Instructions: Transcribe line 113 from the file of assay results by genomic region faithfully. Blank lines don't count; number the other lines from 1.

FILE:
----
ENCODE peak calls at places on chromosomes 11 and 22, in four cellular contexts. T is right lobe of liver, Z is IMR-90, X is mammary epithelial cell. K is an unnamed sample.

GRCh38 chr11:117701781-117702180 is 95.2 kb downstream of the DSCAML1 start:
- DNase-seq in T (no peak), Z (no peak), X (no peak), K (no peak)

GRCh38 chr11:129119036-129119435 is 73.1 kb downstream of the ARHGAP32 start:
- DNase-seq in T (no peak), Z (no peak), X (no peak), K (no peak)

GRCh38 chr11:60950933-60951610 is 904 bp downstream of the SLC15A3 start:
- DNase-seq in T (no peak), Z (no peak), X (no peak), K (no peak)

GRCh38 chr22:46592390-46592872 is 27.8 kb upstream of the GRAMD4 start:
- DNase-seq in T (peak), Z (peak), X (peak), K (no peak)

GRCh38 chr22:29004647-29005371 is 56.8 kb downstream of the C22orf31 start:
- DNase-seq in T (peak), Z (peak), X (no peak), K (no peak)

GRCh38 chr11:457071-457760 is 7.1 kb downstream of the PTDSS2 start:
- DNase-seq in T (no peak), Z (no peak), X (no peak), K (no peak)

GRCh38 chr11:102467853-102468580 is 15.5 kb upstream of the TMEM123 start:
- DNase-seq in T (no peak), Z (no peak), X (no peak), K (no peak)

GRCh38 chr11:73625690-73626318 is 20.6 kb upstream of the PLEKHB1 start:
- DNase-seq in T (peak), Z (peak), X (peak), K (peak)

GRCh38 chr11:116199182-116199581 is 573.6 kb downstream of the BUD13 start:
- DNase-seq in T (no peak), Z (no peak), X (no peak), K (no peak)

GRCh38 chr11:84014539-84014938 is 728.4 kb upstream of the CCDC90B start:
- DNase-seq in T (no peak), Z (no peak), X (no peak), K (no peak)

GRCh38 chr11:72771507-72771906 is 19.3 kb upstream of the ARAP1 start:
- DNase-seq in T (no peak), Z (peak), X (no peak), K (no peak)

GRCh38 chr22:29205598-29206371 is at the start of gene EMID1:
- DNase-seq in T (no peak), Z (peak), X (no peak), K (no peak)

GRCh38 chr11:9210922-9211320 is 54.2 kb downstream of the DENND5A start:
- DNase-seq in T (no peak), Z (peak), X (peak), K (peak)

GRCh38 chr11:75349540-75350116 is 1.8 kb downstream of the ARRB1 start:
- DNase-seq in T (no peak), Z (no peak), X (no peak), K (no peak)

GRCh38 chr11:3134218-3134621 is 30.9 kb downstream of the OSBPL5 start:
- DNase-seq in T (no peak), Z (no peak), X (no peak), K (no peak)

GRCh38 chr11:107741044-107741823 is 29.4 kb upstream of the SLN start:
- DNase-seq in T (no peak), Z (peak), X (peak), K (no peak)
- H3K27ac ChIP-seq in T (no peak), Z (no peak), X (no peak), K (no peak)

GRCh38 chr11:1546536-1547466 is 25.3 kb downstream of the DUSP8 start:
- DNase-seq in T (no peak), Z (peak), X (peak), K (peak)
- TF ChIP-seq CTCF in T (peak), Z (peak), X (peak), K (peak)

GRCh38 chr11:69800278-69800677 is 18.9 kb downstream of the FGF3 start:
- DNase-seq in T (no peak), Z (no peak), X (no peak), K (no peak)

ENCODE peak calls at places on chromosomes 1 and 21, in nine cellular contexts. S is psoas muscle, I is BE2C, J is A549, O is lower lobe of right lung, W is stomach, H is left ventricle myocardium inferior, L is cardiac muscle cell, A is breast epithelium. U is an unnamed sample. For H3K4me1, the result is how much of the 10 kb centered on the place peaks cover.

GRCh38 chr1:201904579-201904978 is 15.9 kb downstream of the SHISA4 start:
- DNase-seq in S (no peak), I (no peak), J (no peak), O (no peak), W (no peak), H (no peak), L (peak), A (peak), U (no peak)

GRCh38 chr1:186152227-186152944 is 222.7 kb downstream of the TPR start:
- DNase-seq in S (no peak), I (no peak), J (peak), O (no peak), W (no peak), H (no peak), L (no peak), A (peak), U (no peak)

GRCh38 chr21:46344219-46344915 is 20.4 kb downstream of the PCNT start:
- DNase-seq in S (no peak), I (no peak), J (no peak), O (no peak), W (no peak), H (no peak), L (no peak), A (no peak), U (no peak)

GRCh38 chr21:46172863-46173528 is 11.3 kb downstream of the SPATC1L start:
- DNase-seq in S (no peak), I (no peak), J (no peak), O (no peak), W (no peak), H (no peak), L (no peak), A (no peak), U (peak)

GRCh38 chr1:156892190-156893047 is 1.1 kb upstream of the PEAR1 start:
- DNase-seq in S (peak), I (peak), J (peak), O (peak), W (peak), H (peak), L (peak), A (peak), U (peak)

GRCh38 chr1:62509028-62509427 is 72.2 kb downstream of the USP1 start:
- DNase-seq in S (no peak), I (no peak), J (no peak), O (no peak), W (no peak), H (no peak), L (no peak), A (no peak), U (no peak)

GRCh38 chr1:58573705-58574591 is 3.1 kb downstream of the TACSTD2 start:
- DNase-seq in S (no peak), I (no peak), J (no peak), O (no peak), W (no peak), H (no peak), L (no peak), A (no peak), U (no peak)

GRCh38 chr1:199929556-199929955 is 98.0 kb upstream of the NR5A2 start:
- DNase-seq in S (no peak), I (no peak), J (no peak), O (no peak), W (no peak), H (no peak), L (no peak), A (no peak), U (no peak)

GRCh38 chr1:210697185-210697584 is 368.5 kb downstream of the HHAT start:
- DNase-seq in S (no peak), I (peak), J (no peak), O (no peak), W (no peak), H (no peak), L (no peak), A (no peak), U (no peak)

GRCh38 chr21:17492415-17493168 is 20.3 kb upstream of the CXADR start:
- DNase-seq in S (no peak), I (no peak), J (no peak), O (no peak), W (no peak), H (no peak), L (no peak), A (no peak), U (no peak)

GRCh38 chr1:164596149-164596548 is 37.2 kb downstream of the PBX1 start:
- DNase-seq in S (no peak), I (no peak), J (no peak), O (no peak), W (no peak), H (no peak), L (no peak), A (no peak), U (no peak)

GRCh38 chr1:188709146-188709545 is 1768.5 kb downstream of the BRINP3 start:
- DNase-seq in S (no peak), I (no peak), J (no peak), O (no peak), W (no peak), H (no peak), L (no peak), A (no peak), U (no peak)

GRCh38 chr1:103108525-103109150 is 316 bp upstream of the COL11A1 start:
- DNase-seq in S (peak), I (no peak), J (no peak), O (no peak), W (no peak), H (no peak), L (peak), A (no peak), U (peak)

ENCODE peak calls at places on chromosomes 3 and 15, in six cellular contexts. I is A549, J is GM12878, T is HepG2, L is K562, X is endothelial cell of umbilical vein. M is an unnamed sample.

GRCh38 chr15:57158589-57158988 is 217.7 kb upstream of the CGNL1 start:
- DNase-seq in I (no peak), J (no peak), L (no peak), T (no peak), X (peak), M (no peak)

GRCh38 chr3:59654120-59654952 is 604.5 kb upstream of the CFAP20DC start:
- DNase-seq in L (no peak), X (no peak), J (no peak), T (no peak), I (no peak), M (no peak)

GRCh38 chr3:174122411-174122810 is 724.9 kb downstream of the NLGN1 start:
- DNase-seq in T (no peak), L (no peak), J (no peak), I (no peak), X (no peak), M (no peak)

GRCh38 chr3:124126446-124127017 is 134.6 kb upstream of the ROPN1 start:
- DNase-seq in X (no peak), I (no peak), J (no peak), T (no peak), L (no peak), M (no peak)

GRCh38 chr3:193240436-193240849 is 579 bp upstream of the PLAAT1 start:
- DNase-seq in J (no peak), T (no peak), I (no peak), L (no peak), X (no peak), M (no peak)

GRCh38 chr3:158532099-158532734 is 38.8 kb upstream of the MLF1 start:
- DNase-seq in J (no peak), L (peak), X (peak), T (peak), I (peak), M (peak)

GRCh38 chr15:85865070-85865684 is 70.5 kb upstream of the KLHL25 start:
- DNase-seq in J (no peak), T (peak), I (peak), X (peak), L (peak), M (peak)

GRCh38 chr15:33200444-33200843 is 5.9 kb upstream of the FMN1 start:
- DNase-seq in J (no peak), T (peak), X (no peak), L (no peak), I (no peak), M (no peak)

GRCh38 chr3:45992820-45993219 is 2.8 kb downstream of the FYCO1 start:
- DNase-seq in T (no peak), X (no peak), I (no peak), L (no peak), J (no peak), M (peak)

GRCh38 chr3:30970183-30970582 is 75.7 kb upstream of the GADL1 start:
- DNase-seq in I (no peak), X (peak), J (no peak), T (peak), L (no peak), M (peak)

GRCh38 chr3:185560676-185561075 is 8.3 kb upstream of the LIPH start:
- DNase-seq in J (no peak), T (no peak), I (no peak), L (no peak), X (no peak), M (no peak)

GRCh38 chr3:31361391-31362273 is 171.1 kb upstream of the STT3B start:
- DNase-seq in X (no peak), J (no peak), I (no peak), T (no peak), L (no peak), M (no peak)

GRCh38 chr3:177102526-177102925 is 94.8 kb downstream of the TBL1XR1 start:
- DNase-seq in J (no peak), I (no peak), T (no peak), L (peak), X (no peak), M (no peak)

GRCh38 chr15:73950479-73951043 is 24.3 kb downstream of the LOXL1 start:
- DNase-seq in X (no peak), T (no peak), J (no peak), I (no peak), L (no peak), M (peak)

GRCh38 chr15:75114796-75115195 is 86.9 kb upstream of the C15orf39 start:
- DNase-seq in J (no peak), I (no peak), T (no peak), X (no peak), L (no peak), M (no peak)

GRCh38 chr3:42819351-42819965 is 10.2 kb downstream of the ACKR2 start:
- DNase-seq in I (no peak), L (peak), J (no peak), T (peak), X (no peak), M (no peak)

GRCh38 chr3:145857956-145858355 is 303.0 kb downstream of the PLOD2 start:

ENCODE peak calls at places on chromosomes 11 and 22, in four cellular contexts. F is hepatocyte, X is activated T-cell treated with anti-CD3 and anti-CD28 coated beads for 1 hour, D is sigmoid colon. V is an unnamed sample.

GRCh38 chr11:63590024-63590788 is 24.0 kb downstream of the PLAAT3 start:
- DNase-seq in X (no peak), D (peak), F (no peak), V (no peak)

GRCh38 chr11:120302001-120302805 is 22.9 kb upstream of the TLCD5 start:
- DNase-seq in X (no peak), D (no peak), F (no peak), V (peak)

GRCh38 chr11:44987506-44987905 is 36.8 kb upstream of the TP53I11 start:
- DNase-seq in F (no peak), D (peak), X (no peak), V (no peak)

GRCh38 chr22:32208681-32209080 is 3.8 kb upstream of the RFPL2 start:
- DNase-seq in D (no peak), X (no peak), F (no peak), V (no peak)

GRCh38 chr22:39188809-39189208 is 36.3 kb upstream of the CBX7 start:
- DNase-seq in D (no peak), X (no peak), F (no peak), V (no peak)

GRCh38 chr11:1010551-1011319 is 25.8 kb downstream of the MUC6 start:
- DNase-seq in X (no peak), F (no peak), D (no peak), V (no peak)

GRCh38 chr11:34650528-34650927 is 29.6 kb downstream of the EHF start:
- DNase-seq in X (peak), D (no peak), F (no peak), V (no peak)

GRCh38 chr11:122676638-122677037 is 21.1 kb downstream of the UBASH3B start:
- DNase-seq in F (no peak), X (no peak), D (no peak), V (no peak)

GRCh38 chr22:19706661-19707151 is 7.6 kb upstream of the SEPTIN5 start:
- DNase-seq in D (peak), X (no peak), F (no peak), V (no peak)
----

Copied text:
- DNase-seq in X (no peak), F (no peak), D (no peak), V (no peak)